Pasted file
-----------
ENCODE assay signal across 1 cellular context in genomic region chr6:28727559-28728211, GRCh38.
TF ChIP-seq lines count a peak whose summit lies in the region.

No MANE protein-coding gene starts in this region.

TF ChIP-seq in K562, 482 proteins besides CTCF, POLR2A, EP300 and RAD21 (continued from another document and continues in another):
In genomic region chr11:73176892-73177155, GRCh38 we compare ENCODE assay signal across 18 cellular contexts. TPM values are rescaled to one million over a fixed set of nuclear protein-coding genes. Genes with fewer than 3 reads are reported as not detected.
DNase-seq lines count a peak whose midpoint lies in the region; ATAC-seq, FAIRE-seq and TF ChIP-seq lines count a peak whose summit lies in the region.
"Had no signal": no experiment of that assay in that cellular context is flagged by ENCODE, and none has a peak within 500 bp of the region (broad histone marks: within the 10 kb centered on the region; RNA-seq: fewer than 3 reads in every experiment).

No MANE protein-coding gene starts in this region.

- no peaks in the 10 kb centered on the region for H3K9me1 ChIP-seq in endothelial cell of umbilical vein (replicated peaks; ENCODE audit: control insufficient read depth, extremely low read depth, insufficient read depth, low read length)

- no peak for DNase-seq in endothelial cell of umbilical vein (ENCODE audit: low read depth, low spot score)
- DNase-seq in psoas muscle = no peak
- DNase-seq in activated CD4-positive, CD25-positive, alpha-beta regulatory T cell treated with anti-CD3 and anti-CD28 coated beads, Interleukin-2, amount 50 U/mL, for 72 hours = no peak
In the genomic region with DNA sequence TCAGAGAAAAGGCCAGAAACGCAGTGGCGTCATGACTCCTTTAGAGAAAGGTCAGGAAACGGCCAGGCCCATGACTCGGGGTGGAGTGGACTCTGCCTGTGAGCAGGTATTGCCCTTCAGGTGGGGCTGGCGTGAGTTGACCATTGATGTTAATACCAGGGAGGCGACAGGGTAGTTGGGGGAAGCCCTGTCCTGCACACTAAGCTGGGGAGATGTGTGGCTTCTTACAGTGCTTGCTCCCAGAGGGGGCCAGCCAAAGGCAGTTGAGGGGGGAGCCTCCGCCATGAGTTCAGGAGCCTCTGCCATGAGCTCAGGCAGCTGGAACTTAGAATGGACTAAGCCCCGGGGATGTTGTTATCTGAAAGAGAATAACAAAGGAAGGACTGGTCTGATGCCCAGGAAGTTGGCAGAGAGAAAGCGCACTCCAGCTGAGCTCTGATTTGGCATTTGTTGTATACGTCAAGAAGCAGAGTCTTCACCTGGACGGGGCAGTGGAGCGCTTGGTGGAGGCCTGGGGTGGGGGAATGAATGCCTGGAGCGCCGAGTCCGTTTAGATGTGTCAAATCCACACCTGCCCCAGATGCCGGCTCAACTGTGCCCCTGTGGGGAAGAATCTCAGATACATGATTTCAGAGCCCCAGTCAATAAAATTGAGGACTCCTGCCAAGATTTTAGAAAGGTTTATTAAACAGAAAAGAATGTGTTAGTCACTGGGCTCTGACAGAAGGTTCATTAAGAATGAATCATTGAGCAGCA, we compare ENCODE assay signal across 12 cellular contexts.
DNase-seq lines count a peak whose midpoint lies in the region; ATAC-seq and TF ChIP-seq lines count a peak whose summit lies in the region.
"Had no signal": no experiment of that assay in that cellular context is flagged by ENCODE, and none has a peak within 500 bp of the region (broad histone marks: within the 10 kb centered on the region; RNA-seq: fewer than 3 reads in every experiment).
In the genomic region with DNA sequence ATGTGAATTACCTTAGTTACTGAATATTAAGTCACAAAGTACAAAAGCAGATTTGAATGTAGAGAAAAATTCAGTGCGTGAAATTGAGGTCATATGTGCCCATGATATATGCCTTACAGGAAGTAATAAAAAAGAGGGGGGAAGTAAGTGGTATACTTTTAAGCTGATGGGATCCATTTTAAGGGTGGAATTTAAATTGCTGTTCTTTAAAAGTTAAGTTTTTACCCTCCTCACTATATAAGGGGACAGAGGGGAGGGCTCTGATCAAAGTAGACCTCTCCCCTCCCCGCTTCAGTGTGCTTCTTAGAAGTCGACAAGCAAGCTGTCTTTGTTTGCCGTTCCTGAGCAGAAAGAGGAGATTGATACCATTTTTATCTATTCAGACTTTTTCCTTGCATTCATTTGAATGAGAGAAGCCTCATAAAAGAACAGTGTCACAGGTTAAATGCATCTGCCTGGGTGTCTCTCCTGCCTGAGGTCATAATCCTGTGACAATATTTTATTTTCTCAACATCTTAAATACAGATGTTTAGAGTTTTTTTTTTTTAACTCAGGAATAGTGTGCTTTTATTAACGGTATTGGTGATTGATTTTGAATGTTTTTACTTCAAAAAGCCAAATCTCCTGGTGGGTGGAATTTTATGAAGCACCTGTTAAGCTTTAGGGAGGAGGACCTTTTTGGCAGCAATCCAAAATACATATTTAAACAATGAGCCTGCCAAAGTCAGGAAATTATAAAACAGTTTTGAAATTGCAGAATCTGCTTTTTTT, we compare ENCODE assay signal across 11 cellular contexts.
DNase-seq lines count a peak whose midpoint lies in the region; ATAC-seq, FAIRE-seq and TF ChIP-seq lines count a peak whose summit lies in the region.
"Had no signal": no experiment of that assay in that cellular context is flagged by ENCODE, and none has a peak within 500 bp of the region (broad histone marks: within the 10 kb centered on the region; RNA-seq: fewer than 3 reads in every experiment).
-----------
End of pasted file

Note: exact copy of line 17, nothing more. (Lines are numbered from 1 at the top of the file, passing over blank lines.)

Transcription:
DNase-seq lines count a peak whose midpoint lies in the region; ATAC-seq, FAIRE-seq and TF ChIP-seq lines count a peak whose summit lies in the region.